Traditional Mauy Thai kickboxing or "Thai boxing" is a martial art famed for its brutality and overwhelming power. History records that when six kung fu masters travelled to Thailand to compete against top-ranked Thai fighters, all were defeated in under six minutes total and all were defeated by knockout.1

One could argue that that is because the fight was fought under Thai rules. One has only to watch a practitioner of this martial art in action, however, to understand the result. Allowed techniques in the sport include just about anything besides headbutting2. Elbow strikes are frequently used to swiftly despatch opponents.

Muay Thai was once a required part of training for the Thai military. It was made the Thai national sport by past Thai king Phra Chao Seua and gained enormous popularity. Many fights were fought with horsehide or cotton wraps dipped in glass, and a huge number of these fights were fought to the death.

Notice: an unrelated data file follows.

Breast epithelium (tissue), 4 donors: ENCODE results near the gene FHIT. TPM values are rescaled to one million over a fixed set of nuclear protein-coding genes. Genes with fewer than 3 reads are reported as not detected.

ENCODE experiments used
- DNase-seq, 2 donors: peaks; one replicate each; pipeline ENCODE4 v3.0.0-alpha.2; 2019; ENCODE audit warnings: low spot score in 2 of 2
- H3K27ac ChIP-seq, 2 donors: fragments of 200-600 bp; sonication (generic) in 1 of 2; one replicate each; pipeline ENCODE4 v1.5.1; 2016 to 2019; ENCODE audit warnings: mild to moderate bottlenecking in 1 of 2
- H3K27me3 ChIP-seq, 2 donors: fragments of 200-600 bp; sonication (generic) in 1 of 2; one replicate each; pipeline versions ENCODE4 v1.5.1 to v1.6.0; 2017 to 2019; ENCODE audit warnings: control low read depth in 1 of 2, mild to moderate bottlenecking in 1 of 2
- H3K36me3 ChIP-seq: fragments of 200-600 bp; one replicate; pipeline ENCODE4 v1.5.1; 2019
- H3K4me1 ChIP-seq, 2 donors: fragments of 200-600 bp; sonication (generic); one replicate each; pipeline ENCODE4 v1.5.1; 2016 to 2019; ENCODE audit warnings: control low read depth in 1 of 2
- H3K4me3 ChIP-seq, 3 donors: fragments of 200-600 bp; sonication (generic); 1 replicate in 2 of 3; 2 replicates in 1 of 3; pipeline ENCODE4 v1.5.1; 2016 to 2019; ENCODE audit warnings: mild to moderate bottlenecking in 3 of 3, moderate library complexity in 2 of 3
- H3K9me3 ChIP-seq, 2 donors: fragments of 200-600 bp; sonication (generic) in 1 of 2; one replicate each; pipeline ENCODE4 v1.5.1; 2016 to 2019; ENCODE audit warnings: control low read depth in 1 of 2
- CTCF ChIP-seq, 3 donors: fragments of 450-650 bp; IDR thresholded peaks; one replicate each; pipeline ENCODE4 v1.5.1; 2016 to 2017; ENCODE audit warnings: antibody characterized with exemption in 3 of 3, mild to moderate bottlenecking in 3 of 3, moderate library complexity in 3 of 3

In the 1920's, Muay Thai was outlawed by the Thai government owing mainly to the high mortality rate. In the 1930's is was reinstated with a modified set of rules which stated in part that:

  • Bouts were to be five rounds of three minutes
  • All fighters were to wear gloves and trunks
  • No footwear is to be worn
  • Rater than the traditional circle, fights take place in a 7.3 meter canvas floor which is surrounded by ropes.

The sport as practised in Thailand is highly ritualised, and good fighters become quite famous. Music is played throughout the bout on a Thai oboe (or pii) and changes in tempo in response to the action in the ring.

The sport's governing body is the World Muay Thai council. Those who wish to teach traditional Thai boxing must first gain the permission of this body.

1Information from the World Muay Thai council

2Cap'nSalty says re Muay Thai: a few other rules: no judo (over the hip style throws), and no striking or grappling while either opponent is on the ground